2,839,255 Patented June 17, 1958 ice means for supporting the tape roll are small and can be made at low cost. While a cutting edge may be applied to the carton if desired, such an edge is not necessary as the paper folds effectively over the edge of the carton and may be accurately torn along this edge.
These and other objects and novel features of my invention will be more clearly and fully set forth in the following specification and claims.
In the drawings forming a part of the specification:
Figure 1 is a perspective view of the carton in readiness for use.
Figure 2 is a cross sectional view through the assembled structure.
Figure 3 is a diagrammatical View of the carton in blank form.
Figure 4 is a diagrammatical view of one of the roll supporting elements. 7
In order to understand the construction of the apparatus, attention is first directed to Figure 3 of the drawings. This figure shows the blank of the carton which comprises an elongated strip of paperboard which includes an end panel 10, a side wall panel 11 and end Wall panel 12, a side wall panel 13 and an end wall panel 14. These panels are connected along parallel fold lines 15, 16, 17 and 19.
In the assembled form of the carton, the two end panels 10 and 14 are folded into superimposed relation to form a generally rectangular sleeve. In order to hold the sleeve closed, the roll support 20, illustrated in Figure 4, is provided.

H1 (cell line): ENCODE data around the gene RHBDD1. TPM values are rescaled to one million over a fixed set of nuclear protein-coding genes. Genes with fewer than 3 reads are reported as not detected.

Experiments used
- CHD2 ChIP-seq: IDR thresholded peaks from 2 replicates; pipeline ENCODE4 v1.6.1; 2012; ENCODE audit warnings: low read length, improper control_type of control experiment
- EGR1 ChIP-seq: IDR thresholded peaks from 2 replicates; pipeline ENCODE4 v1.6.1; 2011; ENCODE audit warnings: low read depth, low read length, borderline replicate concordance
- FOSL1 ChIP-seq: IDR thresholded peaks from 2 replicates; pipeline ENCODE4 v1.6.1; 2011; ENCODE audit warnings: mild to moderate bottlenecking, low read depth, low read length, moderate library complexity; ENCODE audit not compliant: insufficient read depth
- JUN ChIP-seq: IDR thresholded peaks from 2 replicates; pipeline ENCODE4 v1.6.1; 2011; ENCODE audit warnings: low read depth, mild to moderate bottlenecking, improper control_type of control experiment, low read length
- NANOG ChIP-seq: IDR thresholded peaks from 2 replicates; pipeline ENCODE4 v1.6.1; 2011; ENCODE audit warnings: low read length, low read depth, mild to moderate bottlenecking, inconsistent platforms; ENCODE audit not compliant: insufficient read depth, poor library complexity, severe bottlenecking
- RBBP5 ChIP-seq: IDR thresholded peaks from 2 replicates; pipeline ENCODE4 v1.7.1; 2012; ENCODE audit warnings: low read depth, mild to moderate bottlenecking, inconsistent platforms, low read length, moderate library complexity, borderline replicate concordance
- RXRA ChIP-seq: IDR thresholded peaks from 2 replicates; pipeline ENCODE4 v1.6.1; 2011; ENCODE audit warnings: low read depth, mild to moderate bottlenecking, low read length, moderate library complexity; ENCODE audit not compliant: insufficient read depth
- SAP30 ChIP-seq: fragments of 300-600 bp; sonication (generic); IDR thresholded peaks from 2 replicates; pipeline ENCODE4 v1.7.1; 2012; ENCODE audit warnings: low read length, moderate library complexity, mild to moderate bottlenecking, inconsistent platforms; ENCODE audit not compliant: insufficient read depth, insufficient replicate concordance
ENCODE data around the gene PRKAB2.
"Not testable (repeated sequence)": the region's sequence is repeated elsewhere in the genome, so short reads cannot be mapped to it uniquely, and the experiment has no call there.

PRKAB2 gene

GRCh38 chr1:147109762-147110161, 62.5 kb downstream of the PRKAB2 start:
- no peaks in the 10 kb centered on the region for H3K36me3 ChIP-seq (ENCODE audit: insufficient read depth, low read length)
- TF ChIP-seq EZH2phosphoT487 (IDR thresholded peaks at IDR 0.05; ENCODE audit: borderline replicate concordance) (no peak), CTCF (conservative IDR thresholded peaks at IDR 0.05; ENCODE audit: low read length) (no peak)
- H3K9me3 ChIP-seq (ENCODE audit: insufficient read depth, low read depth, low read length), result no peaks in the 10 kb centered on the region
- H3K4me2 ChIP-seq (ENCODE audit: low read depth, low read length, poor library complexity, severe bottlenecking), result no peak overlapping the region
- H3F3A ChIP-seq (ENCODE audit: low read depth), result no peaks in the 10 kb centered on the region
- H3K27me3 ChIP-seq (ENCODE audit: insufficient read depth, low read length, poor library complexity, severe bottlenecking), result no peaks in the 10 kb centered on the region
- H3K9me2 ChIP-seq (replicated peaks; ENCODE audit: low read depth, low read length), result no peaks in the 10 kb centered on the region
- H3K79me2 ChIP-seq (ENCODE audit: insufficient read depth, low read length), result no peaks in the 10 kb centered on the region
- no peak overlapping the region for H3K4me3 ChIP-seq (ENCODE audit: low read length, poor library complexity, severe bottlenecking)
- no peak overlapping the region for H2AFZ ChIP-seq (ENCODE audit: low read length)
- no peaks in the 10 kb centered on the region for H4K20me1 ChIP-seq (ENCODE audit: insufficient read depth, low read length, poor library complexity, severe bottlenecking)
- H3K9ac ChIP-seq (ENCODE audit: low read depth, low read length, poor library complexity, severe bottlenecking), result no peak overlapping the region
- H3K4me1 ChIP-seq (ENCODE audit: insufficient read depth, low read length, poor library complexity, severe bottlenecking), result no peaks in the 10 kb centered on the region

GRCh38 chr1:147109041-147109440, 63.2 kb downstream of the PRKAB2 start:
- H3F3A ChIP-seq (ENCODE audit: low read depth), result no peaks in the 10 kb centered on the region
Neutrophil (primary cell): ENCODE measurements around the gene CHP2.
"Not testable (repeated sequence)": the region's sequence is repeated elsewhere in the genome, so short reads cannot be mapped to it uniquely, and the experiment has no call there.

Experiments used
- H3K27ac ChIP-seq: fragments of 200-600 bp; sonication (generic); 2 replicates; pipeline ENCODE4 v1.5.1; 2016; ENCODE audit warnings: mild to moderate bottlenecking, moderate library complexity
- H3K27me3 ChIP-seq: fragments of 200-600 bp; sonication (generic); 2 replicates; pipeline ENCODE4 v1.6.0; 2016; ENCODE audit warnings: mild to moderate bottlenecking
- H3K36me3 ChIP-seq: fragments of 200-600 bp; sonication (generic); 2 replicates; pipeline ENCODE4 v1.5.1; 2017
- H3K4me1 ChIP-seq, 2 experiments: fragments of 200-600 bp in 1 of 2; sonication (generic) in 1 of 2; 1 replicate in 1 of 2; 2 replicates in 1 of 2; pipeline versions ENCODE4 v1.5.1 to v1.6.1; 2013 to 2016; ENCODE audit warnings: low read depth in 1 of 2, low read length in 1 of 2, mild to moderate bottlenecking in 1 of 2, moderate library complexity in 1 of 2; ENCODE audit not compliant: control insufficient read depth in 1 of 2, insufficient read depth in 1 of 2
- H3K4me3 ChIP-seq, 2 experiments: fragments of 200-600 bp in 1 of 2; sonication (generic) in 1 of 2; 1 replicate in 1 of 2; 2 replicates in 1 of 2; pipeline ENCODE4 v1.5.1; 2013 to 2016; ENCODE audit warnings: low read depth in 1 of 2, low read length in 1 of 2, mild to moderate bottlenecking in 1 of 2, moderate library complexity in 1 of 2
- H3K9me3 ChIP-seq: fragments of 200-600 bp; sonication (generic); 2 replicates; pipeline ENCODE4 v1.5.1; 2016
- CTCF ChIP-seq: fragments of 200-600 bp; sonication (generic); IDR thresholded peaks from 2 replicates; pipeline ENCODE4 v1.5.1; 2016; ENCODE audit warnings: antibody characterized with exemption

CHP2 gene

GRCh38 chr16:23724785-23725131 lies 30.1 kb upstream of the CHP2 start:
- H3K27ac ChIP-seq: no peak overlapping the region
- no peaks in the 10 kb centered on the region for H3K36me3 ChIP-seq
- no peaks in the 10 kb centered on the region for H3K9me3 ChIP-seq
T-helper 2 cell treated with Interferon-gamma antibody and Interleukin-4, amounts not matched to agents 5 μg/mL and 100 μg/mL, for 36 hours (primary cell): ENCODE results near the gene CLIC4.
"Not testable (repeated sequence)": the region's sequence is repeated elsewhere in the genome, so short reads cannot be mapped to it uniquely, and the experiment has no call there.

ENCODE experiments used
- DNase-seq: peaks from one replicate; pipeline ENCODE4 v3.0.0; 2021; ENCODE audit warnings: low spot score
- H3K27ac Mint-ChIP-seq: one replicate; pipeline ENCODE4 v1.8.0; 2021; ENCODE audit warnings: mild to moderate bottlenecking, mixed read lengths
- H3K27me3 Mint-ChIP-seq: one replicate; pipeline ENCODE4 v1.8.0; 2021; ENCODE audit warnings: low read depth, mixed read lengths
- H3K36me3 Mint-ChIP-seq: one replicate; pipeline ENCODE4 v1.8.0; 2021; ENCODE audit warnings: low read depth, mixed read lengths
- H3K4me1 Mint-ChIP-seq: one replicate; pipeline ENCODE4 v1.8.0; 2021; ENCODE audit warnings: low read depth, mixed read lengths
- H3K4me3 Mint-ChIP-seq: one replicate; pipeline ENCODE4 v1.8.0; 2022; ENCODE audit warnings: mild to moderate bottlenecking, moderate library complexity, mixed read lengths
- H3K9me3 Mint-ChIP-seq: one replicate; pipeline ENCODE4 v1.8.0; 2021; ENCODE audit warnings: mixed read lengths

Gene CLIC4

The roll support 20 includes a central portion 21 which is foldably connected to tabs 24 and 25 along parallel fold lines 22 and 23. These tabs are preferably provided with tapered ends 26 and 27 for simplifying the insertion of the tabs into the roll. A pair of notches 29 are provided at opposite ends of the fold line 22 and similar notches 30 are provided at opposite ends of the fold line 23. These notches are designed for locking the roll supports in assembled position in a manner which will be later described.
The carton wall 13 is provided with an elongated flap 31 foldably connected thereto along a fold line 32. The flap may be folded against the roll to assist in holding the roll from rotation during the tearing operation. A finger accommodating notch 33 is provided in the edge of the panel 13 opposite that to which the flap 31 is attached. In actual construction the sheet of paperboard is cut with the flap 31 of one carton extending into the notch 33 of the next adjoining carton so as to conserve paperboard. The notch 33 permits the fingers to engage the undersurface of the roll while the flap 31 is pressed against the upper surface thereof. The panel 18 is provided with an elongated slot 34 which is parallel to the fold line 15 and spaced therefrom. The extremity of the panel 19 is notched as indicated at 35. The other end panel 14 is similarly provided with an elongated slot 36 parallel to the fold line 19 and the extremity of the panel is notched as shown at 37.
The other end panel 12. is provided with spaced elongated slots 39. These slots are usually parallel to the fold lines 16 and 17.
The carton is designed to accommodate a roll of waxed paper or the like which is mounted upon a hollow cylindrical core 40 usually of paperboard. The waxed paper 41 is wrapped spirally about the core 40 in the usual manner.